If you reach the voice message of Lou Salazar, you’ll be informed that the charity he coordinates has stepped back its activities due to lack of funding, and yet Salazar and his fellow plumbers and pipe fitters are quietly out in the field nearly every day, helping out where they can, frequently out of their own pockets.
The Community Action Program of the Plumbers, Pipe Fitters and Service Technicians Local 525 is set up to help seniors on a fixed income who can’t afford repairs. Salazar, residential business representative for Local 525, began the program 13 years ago. The charity used to be funded from union dues, but that was before the economic downturn.
“We have over 1,000 members out of work,” Salazar said. “We just don’t have the funds to do it anymore.”
Some of the time Salazar would normally be using to coordinate the Community Action Program is spent coordinating the union’s food bank, which provides food for out-of-work members. Dozens of sheets of paper nearby list the names and qualifications of the valley’s out-of-work plumbers and pipe fitters.
Nevertheless, they still help the seniors as much as they can. Typically, the people they help are living in older homes and manufactured housing.
“Mobile homes are easy to work on because the plumbing is easy to get to,” Salazar said. “Scary to go under sometimes but easy to get to.”
Salazar cited cats, spiders and other creatures as some of the hazards as well as tight spaces due to sinking. The plumbing in many manufactured homes is so old that it is brittle and cracks. Salazar said most of their volunteer work is done at manufactured housing.
“We’ll go in and splice it,” Salazar said. “The parts aren’t too expensive, and we get help from Meads Hardware. They’re the only place to go to get parts for mobile home plumbing.”
Sean Cleary, who runs Meads Hardware at 4438 E. Lake Mead Blvd., said his business is happy to help Salazar whenever it can.
“We’ve had to make cutbacks here, but (Salazar is) helping out people who have no where else to turn to,” Cleary said. “We’re all pitching in and helping out and hoping things turn around soon.”
Often, the first sign people have that something has gone awry is a sudden spike in their water bill. When that happens and the homeowner is a senior with limited means, the water company tends to tell the customer to call Salazar.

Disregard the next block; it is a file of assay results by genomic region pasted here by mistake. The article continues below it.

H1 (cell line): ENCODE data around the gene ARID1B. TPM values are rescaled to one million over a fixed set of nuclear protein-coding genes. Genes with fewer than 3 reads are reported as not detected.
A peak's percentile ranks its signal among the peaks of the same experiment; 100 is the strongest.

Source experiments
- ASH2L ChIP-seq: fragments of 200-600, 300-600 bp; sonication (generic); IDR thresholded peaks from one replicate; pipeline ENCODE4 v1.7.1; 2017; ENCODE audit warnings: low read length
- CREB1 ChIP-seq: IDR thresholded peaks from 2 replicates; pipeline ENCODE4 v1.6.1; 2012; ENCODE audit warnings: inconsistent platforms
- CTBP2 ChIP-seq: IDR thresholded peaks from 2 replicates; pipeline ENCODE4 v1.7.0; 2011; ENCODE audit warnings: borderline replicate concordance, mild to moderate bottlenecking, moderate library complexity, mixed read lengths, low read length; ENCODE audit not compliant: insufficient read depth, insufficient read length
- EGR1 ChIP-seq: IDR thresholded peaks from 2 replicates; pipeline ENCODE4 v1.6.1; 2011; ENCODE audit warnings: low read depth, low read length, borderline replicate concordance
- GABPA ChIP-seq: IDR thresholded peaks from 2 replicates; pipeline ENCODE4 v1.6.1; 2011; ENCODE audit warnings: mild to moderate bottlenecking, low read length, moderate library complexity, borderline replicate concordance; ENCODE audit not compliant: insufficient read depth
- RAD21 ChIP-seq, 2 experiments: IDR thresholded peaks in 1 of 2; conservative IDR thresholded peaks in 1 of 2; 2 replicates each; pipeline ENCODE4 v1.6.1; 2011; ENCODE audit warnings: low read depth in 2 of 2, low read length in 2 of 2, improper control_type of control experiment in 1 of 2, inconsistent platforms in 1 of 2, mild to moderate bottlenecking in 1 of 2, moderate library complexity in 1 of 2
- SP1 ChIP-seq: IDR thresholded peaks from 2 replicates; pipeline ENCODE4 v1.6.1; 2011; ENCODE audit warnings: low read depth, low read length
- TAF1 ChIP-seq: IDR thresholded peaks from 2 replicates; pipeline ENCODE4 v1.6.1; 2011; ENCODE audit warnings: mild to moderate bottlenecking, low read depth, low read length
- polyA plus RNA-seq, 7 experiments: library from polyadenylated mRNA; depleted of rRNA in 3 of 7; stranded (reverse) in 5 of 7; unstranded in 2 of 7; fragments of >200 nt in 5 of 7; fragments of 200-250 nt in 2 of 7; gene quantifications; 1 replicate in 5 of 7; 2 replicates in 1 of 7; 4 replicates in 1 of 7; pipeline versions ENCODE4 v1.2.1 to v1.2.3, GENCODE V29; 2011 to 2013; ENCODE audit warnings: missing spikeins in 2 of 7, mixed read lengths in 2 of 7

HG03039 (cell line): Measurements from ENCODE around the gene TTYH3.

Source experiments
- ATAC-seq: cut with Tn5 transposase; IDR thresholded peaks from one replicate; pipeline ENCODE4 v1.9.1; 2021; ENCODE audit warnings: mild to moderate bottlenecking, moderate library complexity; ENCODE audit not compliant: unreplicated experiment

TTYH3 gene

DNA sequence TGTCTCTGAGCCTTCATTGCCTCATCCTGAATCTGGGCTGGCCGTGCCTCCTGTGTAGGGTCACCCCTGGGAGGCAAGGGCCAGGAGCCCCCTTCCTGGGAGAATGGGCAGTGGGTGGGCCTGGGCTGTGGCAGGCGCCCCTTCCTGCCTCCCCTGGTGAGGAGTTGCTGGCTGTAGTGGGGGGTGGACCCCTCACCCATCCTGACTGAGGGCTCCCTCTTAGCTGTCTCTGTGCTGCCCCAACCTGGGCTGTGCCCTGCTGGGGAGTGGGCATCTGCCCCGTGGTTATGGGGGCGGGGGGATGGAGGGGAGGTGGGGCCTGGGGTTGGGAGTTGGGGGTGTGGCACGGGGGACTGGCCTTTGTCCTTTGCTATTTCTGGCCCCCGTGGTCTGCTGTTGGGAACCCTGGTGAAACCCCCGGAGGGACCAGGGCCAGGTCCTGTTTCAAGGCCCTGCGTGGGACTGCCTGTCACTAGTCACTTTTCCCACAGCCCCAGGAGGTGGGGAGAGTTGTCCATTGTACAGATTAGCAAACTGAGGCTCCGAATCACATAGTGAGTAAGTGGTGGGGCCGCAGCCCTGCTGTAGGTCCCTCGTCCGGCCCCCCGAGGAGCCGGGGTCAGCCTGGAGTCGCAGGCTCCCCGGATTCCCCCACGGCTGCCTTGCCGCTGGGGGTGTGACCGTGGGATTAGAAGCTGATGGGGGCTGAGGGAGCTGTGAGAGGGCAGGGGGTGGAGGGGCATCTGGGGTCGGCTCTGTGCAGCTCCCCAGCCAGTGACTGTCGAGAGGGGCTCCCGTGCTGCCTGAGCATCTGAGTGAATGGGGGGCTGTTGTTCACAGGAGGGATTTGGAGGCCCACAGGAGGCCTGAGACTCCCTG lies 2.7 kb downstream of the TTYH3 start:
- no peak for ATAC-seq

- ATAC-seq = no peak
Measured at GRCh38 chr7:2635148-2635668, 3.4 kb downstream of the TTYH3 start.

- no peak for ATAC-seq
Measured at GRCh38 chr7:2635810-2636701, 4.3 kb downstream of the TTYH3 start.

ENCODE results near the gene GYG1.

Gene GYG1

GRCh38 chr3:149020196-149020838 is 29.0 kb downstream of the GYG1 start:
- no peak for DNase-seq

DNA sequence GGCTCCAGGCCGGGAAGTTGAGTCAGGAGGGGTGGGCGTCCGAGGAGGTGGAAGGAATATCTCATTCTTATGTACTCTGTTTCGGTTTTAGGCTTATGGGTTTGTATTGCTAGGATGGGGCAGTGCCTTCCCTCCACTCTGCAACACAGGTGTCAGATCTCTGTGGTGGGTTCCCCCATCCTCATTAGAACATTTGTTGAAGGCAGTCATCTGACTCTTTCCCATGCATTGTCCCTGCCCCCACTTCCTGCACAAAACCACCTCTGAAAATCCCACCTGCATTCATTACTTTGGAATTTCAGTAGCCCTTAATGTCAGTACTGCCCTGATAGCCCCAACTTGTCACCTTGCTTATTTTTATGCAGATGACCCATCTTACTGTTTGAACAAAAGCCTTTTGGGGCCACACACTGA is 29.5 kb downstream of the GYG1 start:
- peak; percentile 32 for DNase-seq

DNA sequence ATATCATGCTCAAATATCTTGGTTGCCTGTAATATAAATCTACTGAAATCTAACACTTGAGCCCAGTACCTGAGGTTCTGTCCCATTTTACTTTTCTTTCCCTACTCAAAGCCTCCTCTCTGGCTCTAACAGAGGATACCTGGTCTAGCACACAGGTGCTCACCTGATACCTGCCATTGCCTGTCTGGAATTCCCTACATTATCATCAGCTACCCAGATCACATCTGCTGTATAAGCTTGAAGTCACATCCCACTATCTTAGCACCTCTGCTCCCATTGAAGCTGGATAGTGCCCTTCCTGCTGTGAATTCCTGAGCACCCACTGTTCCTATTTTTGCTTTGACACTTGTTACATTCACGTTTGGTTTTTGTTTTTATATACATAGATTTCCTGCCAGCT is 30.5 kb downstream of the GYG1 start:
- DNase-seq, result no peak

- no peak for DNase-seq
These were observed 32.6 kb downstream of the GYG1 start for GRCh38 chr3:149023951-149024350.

“A typical bill for a typical home might be $17 or $26,” Salazar said. “It’s not unusual for me to hear from people with bills in the hundreds of dollars.”
A bill that high usually indicates a leak; the irrigation system is frequently the source. Under the charity’s constrained budget, the options for helping are few.
“We’ll help people to figure out what’s wrong, but frequently we can’t do anything about it,” Salazar said. “If it’s the irrigation system, a lot of times we just show the homeowner how to shut down the system.”
There are other situations where Salazar and his volunteers can point a homeowner it the right direction and let him help himself .
At one home, Salazar determined approximately where a leak was, pointed it out and told the homeowner that he would come back and patch it if the homeowner would dig it out. When the homeowner called, it was to have Salazar check on the repairs he’d done himself .
“He found the leak right where I said it was and took care of the patch job himself,” Salazar said. “He did a real good job of it. He was proud to show off the work.”
Not everyone has the technical skills to take on the problems, though . At a recent visit to an aging mobile home, Salazar probed under a sink and wondered at the patchwork of repairs there.
“It looks worse than it is,” Salazar said. “I can fix this in a few minutes once I get the parts.”
He made a quick list and figured that he still had the parts around or could get them for a few dollars, which he planned to cover out of pocket. These days, even the gas money to get to a location is a strain on the charity’s budget.
“I don’t want people on fixed incomes giving us what little money they have,” Salazar said. “What would be great is if some corporation sponsored the program. A little money would go a long way.”
Contact Sunrise and Whitney View reporter F. Andrew Taylor at firstname.lastname@example.org or 380-4532.